Hundreds of years later, her canopy still flourished. Some secret admirers took photos with her; Xiao Xi was one. The fictitious, mysterious love story caused so much imagination from generation to generation. Hundreds of years later, none had a chance to meet the beautiful fairy lady. But the yard, the flowers and the tree reminded the pilgrims of her.
Turning out of the central yard, I went to the side. There was a fountain—the headwater of the pond. Beside the fountain, a Taoist priest was drawing water. He was middle aged and wore a black robe and white stockings. He had grown a beautiful long beard and wore a hair coil on the top.
“Hello, Master.” I saluted him. “May I have a scoop of this water?”
“Certainly, please benefactor.”
“It’s truly the mineral water, better than any bottled water. Thanks a lot.” And then I asked: “I wonder to know why this Abbey is so different from the majesty Wu-dang Mountain Abbey?—that’s grand as a palace!”
“Wu-dang was built by the Emperor of Ming dynasty for showing off to his subjects. But ours embodies the true qualities of Taoism—simple and natural.”
“How many priests remain in your abbey?”
“The four young priests you’ve seen at the central yard, my master and I.”
“Congratulations, you’ve got successors.”
“But, they are the youth league, too.”
“Do you believe in the immortal?”
“Yes. However, practice is the most difficult thing in this world —perhaps only one thousandth or ten thousandth could be the successful one. Anyway, we are lucky-- the public worship never stopped—have you heard the Lower Abbey and the Middle Abbey?”
“On the way, we saw the relics—some debris, a dry well and crumbling walls. The other abbey is used as a barn. We also saw some slogans written on the barn walls.”
“So I say we are lucky. Over thousand years later we still stand here. Benefactor, you enjoy this spring water; have you gotten some enlightenment from the water?--it is the water which nourishes all things without trying to . . . therefore, it is like the Tao.”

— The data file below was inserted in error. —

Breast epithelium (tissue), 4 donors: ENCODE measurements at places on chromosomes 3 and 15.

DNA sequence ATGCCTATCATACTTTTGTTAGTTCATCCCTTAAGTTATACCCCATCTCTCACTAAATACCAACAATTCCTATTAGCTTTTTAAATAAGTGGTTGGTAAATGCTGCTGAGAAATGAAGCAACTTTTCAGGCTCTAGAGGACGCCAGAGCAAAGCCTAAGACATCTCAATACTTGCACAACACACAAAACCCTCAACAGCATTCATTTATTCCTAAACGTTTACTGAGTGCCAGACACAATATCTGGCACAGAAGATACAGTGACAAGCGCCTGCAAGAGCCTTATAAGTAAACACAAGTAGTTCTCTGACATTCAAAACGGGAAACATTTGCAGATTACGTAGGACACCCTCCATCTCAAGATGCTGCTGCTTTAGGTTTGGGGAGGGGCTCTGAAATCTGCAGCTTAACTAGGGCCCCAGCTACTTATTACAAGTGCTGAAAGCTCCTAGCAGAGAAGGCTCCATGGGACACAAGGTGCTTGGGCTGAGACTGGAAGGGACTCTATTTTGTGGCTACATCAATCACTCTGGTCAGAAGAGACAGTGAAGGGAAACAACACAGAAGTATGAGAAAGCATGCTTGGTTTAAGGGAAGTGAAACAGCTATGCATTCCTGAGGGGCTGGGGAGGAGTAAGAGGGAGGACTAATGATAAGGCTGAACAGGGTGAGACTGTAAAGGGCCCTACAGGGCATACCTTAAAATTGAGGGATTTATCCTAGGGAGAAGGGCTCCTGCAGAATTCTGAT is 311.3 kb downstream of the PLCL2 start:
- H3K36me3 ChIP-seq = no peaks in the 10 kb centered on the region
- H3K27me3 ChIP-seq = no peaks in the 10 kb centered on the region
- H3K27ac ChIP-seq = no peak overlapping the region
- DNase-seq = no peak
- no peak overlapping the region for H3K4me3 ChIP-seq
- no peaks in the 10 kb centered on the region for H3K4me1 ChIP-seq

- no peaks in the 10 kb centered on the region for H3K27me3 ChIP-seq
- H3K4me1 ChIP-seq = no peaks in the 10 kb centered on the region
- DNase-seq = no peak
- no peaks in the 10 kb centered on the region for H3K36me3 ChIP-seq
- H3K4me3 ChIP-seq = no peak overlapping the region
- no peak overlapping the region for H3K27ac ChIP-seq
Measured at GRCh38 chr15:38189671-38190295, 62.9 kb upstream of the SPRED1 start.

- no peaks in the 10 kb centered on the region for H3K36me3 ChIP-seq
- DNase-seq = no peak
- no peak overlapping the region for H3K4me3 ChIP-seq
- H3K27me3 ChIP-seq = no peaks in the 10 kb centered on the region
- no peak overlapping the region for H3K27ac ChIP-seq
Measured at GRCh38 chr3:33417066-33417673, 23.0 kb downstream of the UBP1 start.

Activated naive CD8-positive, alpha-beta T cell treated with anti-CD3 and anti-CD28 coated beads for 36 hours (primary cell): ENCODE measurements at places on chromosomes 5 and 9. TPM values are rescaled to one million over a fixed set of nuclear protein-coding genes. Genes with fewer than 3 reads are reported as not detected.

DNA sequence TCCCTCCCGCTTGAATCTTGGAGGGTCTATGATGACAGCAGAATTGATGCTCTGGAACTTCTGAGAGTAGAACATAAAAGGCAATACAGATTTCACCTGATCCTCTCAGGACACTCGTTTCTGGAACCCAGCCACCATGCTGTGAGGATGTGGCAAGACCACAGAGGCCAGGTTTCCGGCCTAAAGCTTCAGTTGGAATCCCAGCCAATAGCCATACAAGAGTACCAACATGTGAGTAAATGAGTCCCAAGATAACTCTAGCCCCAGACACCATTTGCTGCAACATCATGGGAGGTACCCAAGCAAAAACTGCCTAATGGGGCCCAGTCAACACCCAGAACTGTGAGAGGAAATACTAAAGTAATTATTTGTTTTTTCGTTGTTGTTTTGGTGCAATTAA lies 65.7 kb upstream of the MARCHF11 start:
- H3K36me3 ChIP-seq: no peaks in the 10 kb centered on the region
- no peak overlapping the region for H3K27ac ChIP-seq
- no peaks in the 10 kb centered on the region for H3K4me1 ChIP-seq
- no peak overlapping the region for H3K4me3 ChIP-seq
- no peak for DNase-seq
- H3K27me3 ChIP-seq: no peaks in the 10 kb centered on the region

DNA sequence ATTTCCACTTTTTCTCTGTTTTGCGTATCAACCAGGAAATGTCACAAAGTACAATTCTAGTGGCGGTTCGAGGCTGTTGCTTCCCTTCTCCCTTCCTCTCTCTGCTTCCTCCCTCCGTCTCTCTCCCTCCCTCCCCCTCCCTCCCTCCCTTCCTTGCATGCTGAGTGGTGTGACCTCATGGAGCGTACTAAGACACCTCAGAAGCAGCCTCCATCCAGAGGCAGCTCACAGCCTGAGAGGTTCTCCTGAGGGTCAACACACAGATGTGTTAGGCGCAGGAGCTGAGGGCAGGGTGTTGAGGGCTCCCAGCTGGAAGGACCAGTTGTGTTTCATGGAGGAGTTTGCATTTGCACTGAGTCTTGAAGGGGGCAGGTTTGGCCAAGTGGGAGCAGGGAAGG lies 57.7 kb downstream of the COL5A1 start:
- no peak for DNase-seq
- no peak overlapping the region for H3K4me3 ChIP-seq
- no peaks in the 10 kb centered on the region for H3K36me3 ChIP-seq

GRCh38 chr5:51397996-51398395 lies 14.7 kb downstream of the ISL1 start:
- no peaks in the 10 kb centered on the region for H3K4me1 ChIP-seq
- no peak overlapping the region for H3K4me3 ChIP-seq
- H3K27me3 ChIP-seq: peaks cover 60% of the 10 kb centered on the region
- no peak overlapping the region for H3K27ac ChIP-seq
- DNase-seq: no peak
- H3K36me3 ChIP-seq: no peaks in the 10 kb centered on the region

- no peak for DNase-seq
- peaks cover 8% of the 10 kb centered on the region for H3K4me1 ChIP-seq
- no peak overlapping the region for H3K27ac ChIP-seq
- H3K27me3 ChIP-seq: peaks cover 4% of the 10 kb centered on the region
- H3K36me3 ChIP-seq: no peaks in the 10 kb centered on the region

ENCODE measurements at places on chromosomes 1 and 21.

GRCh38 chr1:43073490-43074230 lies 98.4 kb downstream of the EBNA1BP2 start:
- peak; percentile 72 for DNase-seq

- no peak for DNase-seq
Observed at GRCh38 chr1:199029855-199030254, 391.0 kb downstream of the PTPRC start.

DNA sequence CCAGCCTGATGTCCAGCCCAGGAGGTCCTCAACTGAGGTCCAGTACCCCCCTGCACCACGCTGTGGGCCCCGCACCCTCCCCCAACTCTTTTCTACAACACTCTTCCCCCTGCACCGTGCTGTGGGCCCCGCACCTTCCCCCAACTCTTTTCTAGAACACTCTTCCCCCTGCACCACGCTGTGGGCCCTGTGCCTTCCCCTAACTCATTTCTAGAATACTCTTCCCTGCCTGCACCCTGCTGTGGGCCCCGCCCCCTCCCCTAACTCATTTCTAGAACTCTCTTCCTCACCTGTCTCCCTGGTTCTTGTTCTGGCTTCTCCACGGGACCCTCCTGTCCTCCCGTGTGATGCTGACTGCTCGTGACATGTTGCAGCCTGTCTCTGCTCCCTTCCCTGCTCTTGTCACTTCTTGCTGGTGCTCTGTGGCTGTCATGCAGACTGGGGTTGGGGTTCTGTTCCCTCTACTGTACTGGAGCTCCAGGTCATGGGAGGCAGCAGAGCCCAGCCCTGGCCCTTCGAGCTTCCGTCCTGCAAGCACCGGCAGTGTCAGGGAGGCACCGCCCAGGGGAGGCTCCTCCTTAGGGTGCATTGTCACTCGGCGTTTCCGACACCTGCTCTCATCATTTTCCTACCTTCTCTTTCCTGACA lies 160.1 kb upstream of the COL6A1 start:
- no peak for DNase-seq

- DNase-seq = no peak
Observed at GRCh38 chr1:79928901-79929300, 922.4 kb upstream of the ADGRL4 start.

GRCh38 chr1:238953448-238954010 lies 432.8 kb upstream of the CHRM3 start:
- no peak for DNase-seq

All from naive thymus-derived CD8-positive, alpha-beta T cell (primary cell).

“These sentences come from Tao Te Chin. I remember some of them.”
“Do you?” a little surprised expression appeared in his eyes.
“But I don’t understand their deep meanings.”
“Sure, we are destiny luck, benefactor. If you wish I‘d like to show you the site where I practice.” I followed him out of the yard along a trail to the back of the summit. Before a huge boulder we stopped; behind the boulder a tall pine tree stood by.
“Every dawn, I do Tai Chi under this pine tree. The scenery of sun arising from the East Sea is wonderful and more fantastic than what you see now. And then I sit in meditation on the boulder.”
“What a fairyland!” I exclaimed.
Standing on the summit of the Taoist sacred land, I pondered about the Taoist teaching—the harmony of the heaven and human being. Someone said we “conquered” the mountain. I‘d rather say that I was part of this majesticy mountain. The white clouds floated leisurely above, and the boundless East China Sea in the distance. What vast scenery the great nature was! In this place, all the worldly considerations stayed away—neither the lure of power and money, nor the tantalizing “Purple Snow”! In this eternal, the question through the ages welled up: “Who am I?” and “Where am I going?”
Laoshan’s scenery was pleasing to both the eye and the mind--majestic, vast, verdant, and tranquil. But the visiting of the famous Taoism wonderland, the Upper Abbey, lingered in my mind till now. It was a baptism that made people’s soul more pure.